are shown in Table 1.
Clinicopathologic Features
There were 28 male patients and 8 female patients,
and their mean age at surgery was 63.6 years (range,
41– 83 years). Pathologic classification and clinical
staging were performed according to the criteria of the
International Union Against Cancer (UICC).19 Among
the 36 patients with EHBD/ampullary carcinomas, 25
patients had EHBD carcinoma (8 patients with Grade
1, 16 with Grade 2, and 1 with Grade 3 histopathology),
and 11 patients had ampullary carcinoma (6 patients
with Grade 1, 4 with Grade 2, and 1 with Grade 3
histopathology). There 6 patients had pT1 tumors, 21
patients had pT2 tumors, 8 patients had pT3 tumors,
and 1 patient had a pT4 tumor. Twenty patients had
no lymph node metastases, and 16 patients had more
than one lymph node metastasis. Six patients had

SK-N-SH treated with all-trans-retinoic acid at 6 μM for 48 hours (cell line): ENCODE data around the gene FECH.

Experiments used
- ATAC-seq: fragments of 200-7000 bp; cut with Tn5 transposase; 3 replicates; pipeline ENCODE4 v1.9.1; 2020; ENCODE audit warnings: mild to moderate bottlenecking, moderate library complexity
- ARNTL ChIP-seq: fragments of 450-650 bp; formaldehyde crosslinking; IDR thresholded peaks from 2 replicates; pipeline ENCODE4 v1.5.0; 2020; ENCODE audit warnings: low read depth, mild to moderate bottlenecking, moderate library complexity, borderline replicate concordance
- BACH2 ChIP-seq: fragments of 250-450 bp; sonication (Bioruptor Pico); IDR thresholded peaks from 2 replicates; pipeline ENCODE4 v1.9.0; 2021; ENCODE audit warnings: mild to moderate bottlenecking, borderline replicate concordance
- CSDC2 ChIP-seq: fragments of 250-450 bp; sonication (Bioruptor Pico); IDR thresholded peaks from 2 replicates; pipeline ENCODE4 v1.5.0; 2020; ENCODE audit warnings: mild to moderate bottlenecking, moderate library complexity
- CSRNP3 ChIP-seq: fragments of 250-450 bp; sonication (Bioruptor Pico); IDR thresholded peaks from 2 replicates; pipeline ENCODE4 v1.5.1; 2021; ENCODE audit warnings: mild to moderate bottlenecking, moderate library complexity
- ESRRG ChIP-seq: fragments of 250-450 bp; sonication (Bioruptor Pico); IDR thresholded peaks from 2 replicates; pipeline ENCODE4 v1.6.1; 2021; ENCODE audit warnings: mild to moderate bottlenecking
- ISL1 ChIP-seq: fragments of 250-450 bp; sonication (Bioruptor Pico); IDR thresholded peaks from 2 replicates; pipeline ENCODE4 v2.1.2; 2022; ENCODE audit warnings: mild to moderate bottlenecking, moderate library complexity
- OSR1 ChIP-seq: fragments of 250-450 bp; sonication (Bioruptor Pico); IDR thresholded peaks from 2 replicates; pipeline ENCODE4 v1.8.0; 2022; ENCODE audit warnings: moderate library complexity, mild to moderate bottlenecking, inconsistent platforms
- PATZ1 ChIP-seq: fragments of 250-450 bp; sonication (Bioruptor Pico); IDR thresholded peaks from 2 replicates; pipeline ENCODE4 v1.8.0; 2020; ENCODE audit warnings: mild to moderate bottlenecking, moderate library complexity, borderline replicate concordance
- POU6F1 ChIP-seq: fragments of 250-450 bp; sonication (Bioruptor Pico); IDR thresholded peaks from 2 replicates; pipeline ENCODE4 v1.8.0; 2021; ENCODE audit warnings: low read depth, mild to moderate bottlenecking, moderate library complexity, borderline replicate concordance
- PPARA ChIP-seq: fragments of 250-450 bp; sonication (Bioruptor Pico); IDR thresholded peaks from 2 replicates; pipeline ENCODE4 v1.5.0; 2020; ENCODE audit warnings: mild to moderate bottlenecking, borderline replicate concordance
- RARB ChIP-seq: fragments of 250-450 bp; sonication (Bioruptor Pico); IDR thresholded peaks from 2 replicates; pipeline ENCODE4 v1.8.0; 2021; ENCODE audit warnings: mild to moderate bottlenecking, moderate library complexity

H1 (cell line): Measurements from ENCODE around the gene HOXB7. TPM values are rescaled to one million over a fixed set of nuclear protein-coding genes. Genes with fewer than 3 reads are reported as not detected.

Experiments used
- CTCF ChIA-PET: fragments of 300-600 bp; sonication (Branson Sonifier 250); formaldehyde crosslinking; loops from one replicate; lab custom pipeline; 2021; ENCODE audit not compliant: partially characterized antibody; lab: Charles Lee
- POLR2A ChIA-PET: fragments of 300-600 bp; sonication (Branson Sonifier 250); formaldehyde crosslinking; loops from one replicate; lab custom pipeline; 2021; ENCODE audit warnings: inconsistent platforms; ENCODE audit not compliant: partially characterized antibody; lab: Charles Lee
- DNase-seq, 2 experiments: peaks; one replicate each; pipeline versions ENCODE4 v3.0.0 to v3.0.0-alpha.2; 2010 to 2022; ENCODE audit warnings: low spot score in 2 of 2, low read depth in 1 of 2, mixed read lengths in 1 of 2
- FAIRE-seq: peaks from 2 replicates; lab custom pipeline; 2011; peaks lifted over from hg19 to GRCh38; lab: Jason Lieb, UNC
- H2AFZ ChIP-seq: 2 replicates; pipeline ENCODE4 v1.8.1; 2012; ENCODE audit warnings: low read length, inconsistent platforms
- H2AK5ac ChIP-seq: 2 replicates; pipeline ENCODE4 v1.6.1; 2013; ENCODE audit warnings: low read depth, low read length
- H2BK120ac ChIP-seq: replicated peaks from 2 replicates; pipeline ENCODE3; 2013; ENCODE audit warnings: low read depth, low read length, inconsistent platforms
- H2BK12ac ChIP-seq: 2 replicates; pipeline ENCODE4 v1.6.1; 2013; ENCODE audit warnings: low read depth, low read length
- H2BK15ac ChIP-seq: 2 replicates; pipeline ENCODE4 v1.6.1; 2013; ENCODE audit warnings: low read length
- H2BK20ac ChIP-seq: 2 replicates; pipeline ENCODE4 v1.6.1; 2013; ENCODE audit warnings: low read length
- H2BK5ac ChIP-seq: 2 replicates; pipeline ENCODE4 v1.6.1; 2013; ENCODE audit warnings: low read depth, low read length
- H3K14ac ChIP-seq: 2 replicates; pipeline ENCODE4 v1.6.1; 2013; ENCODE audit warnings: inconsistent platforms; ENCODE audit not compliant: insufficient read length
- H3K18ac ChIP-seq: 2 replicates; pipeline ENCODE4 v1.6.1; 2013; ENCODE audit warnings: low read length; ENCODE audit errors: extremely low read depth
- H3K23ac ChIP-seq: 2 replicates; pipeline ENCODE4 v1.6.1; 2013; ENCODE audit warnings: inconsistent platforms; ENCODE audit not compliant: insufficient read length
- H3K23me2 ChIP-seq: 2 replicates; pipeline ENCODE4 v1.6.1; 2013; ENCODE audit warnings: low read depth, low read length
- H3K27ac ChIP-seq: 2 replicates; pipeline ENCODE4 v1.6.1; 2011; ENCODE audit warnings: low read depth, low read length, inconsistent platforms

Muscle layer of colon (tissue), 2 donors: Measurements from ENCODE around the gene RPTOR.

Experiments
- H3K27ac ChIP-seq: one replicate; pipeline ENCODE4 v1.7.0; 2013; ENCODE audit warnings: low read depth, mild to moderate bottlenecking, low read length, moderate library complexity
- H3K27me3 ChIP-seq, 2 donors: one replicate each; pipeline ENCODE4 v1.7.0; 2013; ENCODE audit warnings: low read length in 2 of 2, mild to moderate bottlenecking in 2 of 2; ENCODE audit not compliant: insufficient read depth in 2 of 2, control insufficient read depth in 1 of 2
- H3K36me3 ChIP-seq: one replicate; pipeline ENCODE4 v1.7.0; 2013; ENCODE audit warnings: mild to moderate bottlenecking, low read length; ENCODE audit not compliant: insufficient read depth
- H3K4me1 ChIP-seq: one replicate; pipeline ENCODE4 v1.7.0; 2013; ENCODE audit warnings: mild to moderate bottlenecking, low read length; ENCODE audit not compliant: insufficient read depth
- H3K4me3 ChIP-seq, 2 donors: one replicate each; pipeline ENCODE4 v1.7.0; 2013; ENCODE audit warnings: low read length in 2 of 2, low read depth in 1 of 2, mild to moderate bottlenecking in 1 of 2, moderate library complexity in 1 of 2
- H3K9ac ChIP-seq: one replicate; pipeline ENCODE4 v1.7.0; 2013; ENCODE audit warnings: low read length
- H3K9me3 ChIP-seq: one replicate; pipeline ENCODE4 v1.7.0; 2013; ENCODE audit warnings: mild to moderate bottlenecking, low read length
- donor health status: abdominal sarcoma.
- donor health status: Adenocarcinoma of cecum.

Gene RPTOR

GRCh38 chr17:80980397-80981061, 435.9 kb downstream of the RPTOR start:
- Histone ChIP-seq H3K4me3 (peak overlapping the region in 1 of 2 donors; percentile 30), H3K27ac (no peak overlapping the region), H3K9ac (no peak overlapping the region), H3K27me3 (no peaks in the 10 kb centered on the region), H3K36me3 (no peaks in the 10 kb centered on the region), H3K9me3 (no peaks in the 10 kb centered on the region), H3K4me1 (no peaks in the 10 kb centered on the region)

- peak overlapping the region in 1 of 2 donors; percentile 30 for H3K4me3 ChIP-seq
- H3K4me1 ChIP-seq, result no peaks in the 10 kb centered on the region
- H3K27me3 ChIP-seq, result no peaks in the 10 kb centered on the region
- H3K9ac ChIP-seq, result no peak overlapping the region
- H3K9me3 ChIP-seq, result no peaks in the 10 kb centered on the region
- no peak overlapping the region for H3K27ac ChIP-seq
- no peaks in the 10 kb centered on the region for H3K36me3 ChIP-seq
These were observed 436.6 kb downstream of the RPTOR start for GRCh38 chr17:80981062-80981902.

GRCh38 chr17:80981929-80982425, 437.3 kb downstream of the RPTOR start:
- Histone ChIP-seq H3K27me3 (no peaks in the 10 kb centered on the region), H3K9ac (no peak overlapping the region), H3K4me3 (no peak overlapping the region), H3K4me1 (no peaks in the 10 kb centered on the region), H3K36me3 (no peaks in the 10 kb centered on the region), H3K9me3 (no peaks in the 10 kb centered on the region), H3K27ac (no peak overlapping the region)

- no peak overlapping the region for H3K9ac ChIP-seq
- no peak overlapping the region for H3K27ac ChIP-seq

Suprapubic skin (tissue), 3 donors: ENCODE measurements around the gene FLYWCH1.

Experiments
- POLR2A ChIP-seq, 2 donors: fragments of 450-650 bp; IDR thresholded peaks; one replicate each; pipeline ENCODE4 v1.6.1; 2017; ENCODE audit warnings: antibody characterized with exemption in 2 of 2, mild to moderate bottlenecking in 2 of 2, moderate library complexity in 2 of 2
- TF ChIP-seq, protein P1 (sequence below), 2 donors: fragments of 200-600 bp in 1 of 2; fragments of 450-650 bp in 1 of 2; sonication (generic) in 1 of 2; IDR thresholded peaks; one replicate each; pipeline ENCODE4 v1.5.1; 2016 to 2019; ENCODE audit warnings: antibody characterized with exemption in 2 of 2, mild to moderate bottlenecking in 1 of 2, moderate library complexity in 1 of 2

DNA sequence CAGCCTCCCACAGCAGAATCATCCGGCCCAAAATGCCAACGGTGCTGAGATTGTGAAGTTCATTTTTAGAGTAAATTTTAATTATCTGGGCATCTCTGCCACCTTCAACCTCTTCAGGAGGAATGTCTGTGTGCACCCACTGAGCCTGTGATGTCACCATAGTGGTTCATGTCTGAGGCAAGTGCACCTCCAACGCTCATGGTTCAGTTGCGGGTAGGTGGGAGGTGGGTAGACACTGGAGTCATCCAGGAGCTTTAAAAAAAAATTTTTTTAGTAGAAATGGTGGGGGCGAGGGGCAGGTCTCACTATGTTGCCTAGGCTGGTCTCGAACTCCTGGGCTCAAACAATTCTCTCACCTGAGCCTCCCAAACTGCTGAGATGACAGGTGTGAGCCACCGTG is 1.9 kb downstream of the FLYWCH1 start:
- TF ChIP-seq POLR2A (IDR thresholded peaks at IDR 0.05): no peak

Stage I disease, 11 patients had Stage II disease, 14
patients had Stage III disease, and 5 patients Stage IV
disease.
Twelve patients died, and 13 were alive and disease free of the patients with EHBD carcinoma. Three
patients died, and 8 patients were alive and disease
free of the patients with ampullary carcinoma. The
mean follow-up time for these patients was 51.7
months (range, 0.8 –143.8 months) after surgical resection.
Immunohistochemistry
Tissues were fixed in 10% buffered formalin at room
temperature and embedded in paraffin for histologic
diagnosis. From these tissues, serial sections were cut,
mounted on gelatin-dichromate-coated glass slides,
deparaffinized, rehydrated, and pretreated with 3%
hydrogen peroxide for 15 minutes at room temperature to quench endogenous peroxidase activity. Then,
the sections were incubated with 10% normal rabbit
serum for 1 hour at room temperature and incubated
with the antihuman CD44v6 monoclonal antibody